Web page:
Procrastination Amplification: Punditry on MMOs and games in general.

Unskippable Intros

Last summer I visited a friend of mine in Sweden and happened to have Fallout 3 installed on my laptop. Since he shares my love for gaming and hadn’t seen the game yet, I let him try it out. Alas, he didn’t even finish the intro-sequence in Vault 101 because it is so long and boring. Me, I endured it the first time I played the game, but when I wanted to play again right after my first play-through it was the exact same intro sequence that stopped me dead in my tracks. There was no way to skip it.

Fallout 3 isn’t alone in this vice, especially role-playing games seem to fall into this trap a lot. My recent attempt to play Oblivion showed exactly the same thing – a boring, tedious, scripted intro that is intended to teach me how to play the game and to determine my character’s starting statistics. I already know how to play your game, I would even know it if I had never touched it before. It’s fine that there are tutorials for those who need to learn the game, but there has to be an option to skip them if you want me to actually play your game.

Mass Effect 2 tutorial mission. Good, but not more than once.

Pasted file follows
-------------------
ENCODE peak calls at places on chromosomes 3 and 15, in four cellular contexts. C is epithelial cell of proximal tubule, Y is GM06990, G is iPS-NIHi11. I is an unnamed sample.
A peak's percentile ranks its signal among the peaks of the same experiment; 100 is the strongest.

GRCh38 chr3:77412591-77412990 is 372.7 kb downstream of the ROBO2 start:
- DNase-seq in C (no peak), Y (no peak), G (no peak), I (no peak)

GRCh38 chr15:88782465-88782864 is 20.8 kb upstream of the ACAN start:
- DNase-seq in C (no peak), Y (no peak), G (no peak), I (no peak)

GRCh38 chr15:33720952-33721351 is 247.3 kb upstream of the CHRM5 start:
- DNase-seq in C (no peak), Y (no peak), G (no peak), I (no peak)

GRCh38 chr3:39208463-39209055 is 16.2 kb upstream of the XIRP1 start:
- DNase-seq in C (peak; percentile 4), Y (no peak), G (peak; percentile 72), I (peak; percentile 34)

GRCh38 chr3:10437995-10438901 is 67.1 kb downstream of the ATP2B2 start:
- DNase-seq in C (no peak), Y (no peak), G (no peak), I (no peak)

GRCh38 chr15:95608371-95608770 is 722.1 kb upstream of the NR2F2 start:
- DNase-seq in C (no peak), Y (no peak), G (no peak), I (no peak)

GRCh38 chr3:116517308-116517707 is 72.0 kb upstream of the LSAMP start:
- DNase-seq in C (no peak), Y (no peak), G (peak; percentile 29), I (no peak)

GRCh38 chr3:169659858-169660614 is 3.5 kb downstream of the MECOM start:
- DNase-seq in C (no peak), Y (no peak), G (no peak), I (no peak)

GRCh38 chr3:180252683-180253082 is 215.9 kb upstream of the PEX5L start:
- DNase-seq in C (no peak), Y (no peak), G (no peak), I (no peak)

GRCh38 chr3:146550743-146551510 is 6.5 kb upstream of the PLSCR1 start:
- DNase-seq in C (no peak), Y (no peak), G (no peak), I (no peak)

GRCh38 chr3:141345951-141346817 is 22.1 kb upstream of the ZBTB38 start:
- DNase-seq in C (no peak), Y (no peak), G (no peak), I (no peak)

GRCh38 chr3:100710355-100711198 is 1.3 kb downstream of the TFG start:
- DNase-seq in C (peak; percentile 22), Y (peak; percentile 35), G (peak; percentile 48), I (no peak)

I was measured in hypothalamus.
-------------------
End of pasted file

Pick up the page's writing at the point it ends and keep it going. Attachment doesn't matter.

I’d be quite interested in trying out different classes in Mass Effect 2 and in playing at a higher difficulty level. The game was enjoyable and there surely is some stuff left that I didn’t yet see. It’s not going to happen very soon though, as the game requires me to sit through what feels like hours of exposition and tutorial gameplay before I actually get to do something interesting. I already know what a damn thermal clip is for, you could know that because I already finished the game just hours before! Sigh.

Re-playing parts of a game is fine, as long as those parts include actual gaming. Following simple instructions designed to teach me the game when I already know how it works isn’t gaming. Neither is subjecting me to exposition that I have already experienced. Cut scenes, dialogues, voice-overs, and all that fluff that makes for a good experience the first time around really isn’t all that interesting the second time.

This ties back into Friday’s topic of meaningful choices. Exposition contains no meaningful choices, and neither do tutorials. That makes them per definition not gaming, which explains why they are so uninteresting to revisit.  The problem with in-game exposition as opposed to say, a skippable introduction video, is that game designers try to interweave them with the real gameplay as much as possible. They do this to smoothen the transition between the intro and the real game, but at the same time they make it harder to make that part skippable. That said, why isn’t there an option in Fallout 3 to start right outside Vault 101 for those that know the story already, or in that Cerberus station that you first meet the Illusive Man in in Mass Effect 2? Then I might even be able to try out another character. Wouldn’t that be nice?

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